If there’s one thing Obama can’t do if he is to avoid being blamed for Great Depression 2.0, it is to understate the problem. And Paul Krugman thinks he’s already doing that. Worse, Krugman thinks Obama’s stimulus package is already too small.
Yes, by the time it emerges from Congress it will have been so stuffed with pork that it will look like the Stay-Puff Marshmallow Man. But even then it might fall short.
Krugman: This is the most dangerous economic crisis since the Great Depression, and it could all too easily turn into a prolonged slump.
But Mr. Obama’s prescription doesn’t live up to his diagnosis. The economic plan he’s offering isn’t as strong as his language about the economic threat. In fact, it falls well short of what’s needed.
Bear in mind just how big the U.S. economy is. Given sufficient demand for its output, America would produce more than $30 trillion worth of goods and services over the next two years. But with both consumer spending and business investment plunging, a huge gap is opening up between what the American economy can produce and what it’s able to sell.
And the Obama plan is nowhere near big enough to fill this “output gap.”
Earlier this week, the Congressional Budget Office came out with its latest analysis of the budget and economic outlook. The budget office says that in the absence of a stimulus plan, the unemployment rate would rise above 9 per cent by early 2010, and stay high for years to come.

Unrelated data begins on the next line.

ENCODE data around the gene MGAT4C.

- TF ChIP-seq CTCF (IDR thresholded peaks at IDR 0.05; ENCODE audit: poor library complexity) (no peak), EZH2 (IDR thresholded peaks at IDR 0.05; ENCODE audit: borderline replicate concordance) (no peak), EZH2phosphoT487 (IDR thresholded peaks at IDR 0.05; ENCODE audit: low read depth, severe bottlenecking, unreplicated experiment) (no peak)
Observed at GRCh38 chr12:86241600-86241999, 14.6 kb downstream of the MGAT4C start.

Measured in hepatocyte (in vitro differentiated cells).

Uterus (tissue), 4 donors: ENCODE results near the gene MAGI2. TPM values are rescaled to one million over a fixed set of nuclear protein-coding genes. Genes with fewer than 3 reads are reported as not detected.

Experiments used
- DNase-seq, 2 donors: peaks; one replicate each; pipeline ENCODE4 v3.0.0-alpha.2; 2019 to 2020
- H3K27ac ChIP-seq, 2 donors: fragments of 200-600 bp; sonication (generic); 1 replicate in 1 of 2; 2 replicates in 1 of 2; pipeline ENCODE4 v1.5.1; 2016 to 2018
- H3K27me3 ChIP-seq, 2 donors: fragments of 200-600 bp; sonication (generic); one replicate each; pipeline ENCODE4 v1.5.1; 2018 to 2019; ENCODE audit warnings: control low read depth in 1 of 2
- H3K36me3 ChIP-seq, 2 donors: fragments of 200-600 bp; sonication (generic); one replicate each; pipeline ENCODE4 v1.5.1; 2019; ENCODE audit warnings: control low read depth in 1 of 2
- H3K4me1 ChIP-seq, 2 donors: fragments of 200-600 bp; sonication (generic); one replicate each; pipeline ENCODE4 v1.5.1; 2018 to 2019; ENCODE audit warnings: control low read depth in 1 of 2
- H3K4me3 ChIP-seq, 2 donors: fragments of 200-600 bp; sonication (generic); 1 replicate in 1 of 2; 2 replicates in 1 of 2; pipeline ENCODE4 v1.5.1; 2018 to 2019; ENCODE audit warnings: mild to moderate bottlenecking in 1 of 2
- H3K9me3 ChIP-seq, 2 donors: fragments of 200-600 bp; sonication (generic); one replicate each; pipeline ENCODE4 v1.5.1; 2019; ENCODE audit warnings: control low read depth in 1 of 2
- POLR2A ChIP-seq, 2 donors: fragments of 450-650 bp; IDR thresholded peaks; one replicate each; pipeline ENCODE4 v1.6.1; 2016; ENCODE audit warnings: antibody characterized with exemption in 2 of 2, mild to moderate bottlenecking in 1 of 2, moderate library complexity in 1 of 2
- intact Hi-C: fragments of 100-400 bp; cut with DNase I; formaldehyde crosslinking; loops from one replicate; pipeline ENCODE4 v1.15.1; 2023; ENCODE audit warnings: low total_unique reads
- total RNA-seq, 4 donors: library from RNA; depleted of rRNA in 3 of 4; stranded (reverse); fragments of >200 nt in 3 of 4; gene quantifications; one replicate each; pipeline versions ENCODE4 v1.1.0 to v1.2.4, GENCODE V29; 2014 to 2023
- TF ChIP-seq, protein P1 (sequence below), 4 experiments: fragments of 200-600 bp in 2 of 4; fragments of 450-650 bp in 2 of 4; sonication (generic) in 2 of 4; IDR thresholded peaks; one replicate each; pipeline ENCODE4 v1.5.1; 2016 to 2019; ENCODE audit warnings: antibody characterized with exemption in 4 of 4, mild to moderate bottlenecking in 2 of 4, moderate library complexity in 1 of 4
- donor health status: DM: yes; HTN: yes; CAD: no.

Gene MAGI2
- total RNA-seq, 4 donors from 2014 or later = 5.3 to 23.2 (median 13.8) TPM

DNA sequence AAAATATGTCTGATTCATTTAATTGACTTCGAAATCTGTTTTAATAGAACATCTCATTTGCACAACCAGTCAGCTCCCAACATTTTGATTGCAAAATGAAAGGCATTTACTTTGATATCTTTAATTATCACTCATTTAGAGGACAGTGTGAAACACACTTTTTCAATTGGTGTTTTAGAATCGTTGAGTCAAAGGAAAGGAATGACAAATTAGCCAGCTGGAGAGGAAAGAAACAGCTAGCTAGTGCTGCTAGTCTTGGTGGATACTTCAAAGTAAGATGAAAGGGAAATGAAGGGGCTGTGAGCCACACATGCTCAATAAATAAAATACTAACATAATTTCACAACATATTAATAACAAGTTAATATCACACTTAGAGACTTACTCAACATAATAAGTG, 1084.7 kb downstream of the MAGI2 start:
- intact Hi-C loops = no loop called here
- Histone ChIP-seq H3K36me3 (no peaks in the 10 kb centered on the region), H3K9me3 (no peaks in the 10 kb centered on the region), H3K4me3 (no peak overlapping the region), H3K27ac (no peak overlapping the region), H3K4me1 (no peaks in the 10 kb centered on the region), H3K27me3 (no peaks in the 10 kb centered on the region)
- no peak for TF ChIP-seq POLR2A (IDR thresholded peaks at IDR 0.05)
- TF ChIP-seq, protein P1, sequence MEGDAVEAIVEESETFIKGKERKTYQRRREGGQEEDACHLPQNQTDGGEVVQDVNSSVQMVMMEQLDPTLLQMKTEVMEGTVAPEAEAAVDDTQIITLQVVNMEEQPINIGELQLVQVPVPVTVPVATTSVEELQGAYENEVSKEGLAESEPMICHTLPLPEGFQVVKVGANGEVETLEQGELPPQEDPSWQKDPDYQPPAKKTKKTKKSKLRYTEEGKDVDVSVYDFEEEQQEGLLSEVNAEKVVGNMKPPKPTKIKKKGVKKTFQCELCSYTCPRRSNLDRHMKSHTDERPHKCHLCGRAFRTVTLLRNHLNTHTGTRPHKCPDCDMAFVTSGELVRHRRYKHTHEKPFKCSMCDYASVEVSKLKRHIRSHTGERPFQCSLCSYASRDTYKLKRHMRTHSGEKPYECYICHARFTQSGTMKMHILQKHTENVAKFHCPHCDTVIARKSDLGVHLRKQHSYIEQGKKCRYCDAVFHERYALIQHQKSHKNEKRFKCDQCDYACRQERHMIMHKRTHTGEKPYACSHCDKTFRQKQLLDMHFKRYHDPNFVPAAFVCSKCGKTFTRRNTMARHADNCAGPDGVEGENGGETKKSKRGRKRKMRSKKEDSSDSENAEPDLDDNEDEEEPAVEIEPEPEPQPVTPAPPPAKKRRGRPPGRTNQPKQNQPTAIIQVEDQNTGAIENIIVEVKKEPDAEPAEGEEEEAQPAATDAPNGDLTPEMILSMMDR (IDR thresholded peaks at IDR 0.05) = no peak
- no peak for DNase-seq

Grim as this projection is, by the way, it’s actually optimistic compared with some independent forecasts. Mr. Obama himself has been saying that without a stimulus plan, the unemployment rate could go into double digits.
Even the C.B.O. says, however, that “economic output over the next two years will average 6.8 per cent below its potential.” This translates into $2.1 trillion of lost production. “Our economy could fall $1 trillion short of its full capacity,” declared Mr. Obama on Thursday. Well, he was actually understating things.
To close a gap of more than $2 trillion — possibly a lot more, if the budget office projections turn out to be too optimistic — Mr. Obama offers a $775 billion plan. And that’s not enough. Keep reading >
Krugman also complains that only 60% of the $775 is public spending (the rest is tax cuts): Lots of bang, not much buck. All in, he says, the stimulus will only fill one-third of the “output gap”–the gap between the economy’s current and potential rate of production.
Krugman says Obama’s probably just terrified about floating a $1+ trillion number. If that’s the case, he’d better get over it. In three months, no one will remember George W. Bush.